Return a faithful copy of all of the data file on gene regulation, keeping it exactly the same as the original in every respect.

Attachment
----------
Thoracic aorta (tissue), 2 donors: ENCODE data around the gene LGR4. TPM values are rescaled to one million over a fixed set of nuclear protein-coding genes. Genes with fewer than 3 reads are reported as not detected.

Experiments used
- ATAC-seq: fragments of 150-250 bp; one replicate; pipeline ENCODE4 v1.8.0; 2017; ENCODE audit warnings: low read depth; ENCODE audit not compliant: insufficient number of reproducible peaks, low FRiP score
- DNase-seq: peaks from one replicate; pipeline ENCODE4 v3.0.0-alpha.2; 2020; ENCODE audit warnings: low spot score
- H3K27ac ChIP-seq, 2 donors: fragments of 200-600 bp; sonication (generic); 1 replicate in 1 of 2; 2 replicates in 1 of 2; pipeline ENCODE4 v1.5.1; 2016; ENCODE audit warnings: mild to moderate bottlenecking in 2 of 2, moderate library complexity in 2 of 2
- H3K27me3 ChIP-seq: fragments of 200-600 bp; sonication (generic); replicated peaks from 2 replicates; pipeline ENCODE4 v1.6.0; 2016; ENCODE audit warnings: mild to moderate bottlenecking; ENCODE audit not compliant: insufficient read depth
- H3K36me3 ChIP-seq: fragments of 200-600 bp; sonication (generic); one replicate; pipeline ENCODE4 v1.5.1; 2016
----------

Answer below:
Thoracic aorta (tissue), 2 donors: ENCODE data around the gene LGR4. TPM values are rescaled to one million over a fixed set of nuclear protein-coding genes. Genes with fewer than 3 reads are reported as not detected.

Experiments used
- ATAC-seq: fragments of 150-250 bp; one replicate; pipeline ENCODE4 v1.8.0; 2017; ENCODE audit warnings: low read depth; ENCODE audit not compliant: insufficient number of reproducible peaks, low FRiP score
- DNase-seq: peaks from one replicate; pipeline ENCODE4 v3.0.0-alpha.2; 2020; ENCODE audit warnings: low spot score
- H3K27ac ChIP-seq, 2 donors: fragments of 200-600 bp; sonication (generic); 1 replicate in 1 of 2; 2 replicates in 1 of 2; pipeline ENCODE4 v1.5.1; 2016; ENCODE audit warnings: mild to moderate bottlenecking in 2 of 2, moderate library complexity in 2 of 2
- H3K27me3 ChIP-seq: fragments of 200-600 bp; sonication (generic); replicated peaks from 2 replicates; pipeline ENCODE4 v1.6.0; 2016; ENCODE audit warnings: mild to moderate bottlenecking; ENCODE audit not compliant: insufficient read depth
- H3K36me3 ChIP-seq: fragments of 200-600 bp; sonication (generic); one replicate; pipeline ENCODE4 v1.5.1; 2016